Russia and Georgia agreed to give international monitors freedom to rome throughout Georgia, including the disputed territories of Abkhazia and South Ossetia.

   Alexander Higgins for AP:

The monitors — from the European Union, the U.N. and the Organization for Security and Cooperation in Europe — would work with local security officials. Russia and Georgia would also establish a hotline and meet at least weekly to diffuse tensions, according to European Union representative Pierre Morel.

The decisions came after two days of meetings this week between Georgia, Russia and the separatist regions of Abkhazia and South Ossetia. Russia recognized the two regions as independent nations after the war and has thousands of troops in them.

“This is not a breakthrough, but it is a step in the right direction,” said Giorgi Bokeria, Georgia’s deputy foreign minister. “We really need to start a serious discussion about new security arrangements.”

Russian Deputy Foreign Minister Grigory Karasin said the agreement will prevent incidents in “a very sensitive area” but added it will take some time before monitors have truly free movement. It shouldn’t be automatic, because the South Ossetians are six months away from aggression against their own country, so they are sensitive,” Karasin said.

U.S. Assistant Secretary of State Daniel Fried, who also joined the talks, said the agreement still had to be implemented and lamented that Russia and Georgia failed to open up South Ossetia to humanitarian aid shipments.   The United States maintains that Russian troops should withdraw to prewar positions, Fried said, but added the Russians have said their forces won’t be leaving South Ossetia and Abkhazia. “So we and the Russians have fundamental disagreement, (but) that disagreement need not prevent our working together in other areas,” he said.

Fried called the situation along the border between South Ossetia and Georgia proper “dire,” citing numerous attacks and the killing of some Georgian policemen by snipers. “The situation there cannot be left on autopilot,” Fried said. “(But) considering that six months ago we were dealing with a war, I’ll take the good news where I can.”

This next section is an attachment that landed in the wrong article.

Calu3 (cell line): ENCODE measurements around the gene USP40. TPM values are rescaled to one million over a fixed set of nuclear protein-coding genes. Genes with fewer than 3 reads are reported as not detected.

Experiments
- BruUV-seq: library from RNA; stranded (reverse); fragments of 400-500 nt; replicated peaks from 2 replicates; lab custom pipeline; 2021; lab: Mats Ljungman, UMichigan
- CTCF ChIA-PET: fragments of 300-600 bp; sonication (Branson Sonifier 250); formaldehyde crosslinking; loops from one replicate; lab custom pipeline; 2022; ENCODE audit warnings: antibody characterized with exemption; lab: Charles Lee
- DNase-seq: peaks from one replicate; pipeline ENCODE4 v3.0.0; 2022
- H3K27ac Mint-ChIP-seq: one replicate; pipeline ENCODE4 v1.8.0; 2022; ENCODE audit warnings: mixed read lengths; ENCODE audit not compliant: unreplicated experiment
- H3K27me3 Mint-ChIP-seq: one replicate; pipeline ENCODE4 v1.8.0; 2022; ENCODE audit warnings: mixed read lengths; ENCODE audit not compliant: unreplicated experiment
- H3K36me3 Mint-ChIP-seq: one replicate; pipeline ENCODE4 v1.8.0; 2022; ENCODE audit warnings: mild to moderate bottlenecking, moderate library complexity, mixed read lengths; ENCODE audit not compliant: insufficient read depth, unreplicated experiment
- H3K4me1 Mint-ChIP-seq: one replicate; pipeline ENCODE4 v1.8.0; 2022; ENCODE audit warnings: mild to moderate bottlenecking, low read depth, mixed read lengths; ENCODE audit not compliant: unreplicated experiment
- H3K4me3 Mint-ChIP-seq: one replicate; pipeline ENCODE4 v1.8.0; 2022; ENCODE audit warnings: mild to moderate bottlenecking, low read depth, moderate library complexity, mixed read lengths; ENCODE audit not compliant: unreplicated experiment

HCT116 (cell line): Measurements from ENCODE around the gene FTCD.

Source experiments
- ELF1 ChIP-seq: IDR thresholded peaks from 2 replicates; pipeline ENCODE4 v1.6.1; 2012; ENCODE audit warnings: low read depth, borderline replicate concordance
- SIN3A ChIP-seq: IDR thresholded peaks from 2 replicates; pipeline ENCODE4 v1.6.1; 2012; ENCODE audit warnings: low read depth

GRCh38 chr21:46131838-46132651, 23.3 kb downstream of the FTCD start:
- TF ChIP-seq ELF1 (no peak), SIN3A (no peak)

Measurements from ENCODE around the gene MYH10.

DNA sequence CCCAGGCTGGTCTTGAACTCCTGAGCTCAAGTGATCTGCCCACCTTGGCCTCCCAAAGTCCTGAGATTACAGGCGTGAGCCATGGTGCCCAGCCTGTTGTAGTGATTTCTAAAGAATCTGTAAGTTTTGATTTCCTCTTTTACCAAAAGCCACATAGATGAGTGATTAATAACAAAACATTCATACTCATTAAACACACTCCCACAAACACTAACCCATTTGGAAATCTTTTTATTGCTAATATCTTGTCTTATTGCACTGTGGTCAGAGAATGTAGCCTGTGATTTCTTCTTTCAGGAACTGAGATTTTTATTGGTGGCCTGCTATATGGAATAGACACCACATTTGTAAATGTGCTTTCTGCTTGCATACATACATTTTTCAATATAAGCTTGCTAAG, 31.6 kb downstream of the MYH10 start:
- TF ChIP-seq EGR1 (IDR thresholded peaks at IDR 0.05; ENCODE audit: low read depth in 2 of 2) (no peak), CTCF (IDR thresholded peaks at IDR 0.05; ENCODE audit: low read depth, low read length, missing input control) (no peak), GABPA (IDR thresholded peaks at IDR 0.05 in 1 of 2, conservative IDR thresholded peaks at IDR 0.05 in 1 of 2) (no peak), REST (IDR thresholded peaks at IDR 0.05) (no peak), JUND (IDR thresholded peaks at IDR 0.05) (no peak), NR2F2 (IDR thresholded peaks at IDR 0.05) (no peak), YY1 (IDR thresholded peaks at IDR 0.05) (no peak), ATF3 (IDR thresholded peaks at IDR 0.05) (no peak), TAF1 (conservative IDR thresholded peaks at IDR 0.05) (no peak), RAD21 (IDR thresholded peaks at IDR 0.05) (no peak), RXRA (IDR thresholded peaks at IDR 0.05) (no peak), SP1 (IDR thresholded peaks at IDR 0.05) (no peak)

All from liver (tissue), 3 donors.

The reason we are no longer “dealing with a war” is because the Russians won.  This is “good news” only to the extent that one wishes to recognize Russian occupation of these territories as a fait accompli.

Alexandros Petersen, Dinu Patriciu Fellow for Transatlantic Energy Security at the Atlantic Council, says we should view this development in a positive light “if it is implemented to the letter,” which he acknowledges is “a tall order in the Russian-controlled territory of Georgia.”  He is not optimistic, noting that the agreement “is already being interpreted in Russian media as a step towards international legitimization of Moscow’s declaration of independence for Abkhazia and South Ossetia.  It is imperative that this not become the reality outside of Russia’s tightly controlled public debate.”   

Unfortunately, it’s very much the reality.  To be sure, only Hugo Chavez’ Venezuela has joined Russia and recognizing the independence of South Ossetia and Abkhazia.  But Tblisi is powerless to push Russia out and the international community has demonstrated time and again since August that it will not fight for Georgia’s territorial integrity.  

Petersen warns of the implications: “Even with the myriad foreign policy distractions in Afghanistan, Iraq and elsewhere, the Obama administration cannot lose sight of the strategic importance of Georgia as the needle’s eye through which Caspian energy can reach Europe and world markets.  Without the Georgian corridor, much of the rich hydrocarbon deposits of Azerbaijan, Turkmenistan and Kazakhstan will have to go north to Russia – further crippling transatlantic energy security and compromising the independence of key U.S. partners in Central Asia.”

That’s a dire situation indeed.  I’m at a loss, however, to see how it’s reversed. 

James Joyner is managing editor of the Atlantic Council.